Steve McCann's moment awaits

In 2011, at X Games 17, Australian BMX pro Steve McCann entered a very exclusive club started by BMX Vert pioneer Mat Hoffman almost a decade earlier -- the no-handed 900 club. Hoffman pulled the world's first no-handed 900 in 2002 at the X Games in Philadelphia, and for nine years, the trick remained untouchable in BMX Vert competitions.

That is, until Steve McCann came along.

"The no-handed 900 was something I had worked on going into the Dew Tour finals in 2010," says McCann, 29, during a moment of downtime from his adopted home at Woodward Camp in mid-Pennsylvania. "But I never got the chance to try it. These tricks are not something you do every day -- it's more down to the moment when you're really feeling it. I was really excited at X Games 17 and wanted to do it there, and it came out perfectly"

Steve McCann

Born: February 3, 1983
Lives: Woodward, Pa.
X Games Disciplines: BMX Vert, Big Air
Sponsors: Mongoose, Alpinestars,, GoPro
Words of Wisdom: "The difference between a great moment and sitting on the sidelines is a small crash. We ride the fine line between some unforgettable X Games moments and sitting on the sidelines."

Born and raised in Melbourne, Australia, Steve McCann moved to the U.S. over a decade ago and competed on the BMX Dirt and Park circuit extensively before transitioning into Vert and Big Air competition. "I found a niche that worked for me and good people around me. And that all helped. It's still tough sometimes, but at the end of the day, I'm pursuing something I love and I make it work. I enjoy the experience no matter how tough it might be," says McCann.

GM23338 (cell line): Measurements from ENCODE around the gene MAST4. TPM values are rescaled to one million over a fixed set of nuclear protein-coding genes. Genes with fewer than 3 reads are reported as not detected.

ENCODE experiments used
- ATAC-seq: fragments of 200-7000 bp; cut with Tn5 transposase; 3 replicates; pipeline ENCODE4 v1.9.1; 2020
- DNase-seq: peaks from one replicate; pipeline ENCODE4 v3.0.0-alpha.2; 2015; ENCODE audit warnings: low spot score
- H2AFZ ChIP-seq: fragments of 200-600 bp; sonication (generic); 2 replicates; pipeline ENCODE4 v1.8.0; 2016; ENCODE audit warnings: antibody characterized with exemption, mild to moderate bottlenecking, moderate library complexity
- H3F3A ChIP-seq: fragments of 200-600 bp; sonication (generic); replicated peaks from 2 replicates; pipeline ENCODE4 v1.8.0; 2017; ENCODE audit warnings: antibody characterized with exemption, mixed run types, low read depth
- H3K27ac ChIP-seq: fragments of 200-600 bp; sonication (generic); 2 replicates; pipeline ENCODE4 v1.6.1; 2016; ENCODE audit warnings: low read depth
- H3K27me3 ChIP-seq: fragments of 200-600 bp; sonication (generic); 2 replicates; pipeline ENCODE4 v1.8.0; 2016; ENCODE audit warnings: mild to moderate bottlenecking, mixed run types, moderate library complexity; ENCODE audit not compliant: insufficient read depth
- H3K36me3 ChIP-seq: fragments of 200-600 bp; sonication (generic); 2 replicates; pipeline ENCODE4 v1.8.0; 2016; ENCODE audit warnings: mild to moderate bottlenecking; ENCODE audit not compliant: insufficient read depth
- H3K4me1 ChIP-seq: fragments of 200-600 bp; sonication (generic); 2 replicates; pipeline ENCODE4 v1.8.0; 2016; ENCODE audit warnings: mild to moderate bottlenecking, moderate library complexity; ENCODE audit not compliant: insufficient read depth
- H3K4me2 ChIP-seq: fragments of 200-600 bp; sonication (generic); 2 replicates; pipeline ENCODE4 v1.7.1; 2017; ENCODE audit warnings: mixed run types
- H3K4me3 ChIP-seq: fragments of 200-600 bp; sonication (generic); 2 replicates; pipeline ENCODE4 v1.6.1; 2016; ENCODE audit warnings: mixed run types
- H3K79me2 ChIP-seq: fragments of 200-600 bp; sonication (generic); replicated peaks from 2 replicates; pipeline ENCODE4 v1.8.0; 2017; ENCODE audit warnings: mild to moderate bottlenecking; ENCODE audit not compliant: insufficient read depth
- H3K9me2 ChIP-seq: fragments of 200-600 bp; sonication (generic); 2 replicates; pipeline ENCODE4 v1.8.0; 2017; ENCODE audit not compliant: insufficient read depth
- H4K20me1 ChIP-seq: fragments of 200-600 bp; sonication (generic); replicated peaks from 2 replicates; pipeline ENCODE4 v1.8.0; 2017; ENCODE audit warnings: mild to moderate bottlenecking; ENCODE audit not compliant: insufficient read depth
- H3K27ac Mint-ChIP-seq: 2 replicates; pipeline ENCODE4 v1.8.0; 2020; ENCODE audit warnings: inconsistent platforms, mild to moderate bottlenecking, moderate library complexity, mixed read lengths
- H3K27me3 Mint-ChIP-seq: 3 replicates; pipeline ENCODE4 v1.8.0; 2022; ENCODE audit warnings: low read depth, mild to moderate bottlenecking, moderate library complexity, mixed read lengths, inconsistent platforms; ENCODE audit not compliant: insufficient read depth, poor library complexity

Launch Steve McCann Gallery »

Ultimately, McCann settled for a silver medal behind BMX Vert's most decorated rider, Jamie Bestwick, who won his fifth straight gold medal on that historic night in July. But after the fanfare and celebrations of a BMX Vert five-peat at X Games had ended in the flat bottom of the vert ramp, the focus shifted back to McCann's Vert runs, which included no-handed flairs, no-handed 540s, triple and double tailwhips, all in the 10-12 foot range and landed with incredible precision.

Steve McCann had left an indelible mark. And even though he finished two points behind Bestwick, the end of that contest signified a shift in BMX Vert competitions. Before X Games 17, BMX Vert was a battle for silver behind Bestwick. After X Games 17, Steve McCann had effectively leveled the playing field.

The story possesses all the great makings of a modern-day BMX gladiator drama -- established, essentially unbeatable pro against a new very formidable force with an ungodly powerful vert pump. But Steve McCann doesn't see it that way.

"I don't go out trying to beat anyone," says McCann. "I go out with an idea of what I want to do, and whether it's a first place run or a fifth place run, it's about pushing myself to new levels and being happy with it. If I'm not happy with the way I rode, I obviously didn't push hard enough."

McCann's toughest competition isn't the dozen other riders on the deck of the vert ramp. It's himself.

"I don't worry about what other people are doing -- I just think about what I want to do," he says.


McCann was born and raised in Melbourne, Australia. When he was old enough to start riding a 16-inch bike, he spent the entire day trying to learn to ride without training wheels.

"My parents couldn't stop me after that," says McCann. "They built a BMX track about a mile from where I lived, and I would go there every day, but I was more interested in tricking the jumps while going fast. I moved into riding trails, and it evolved from there."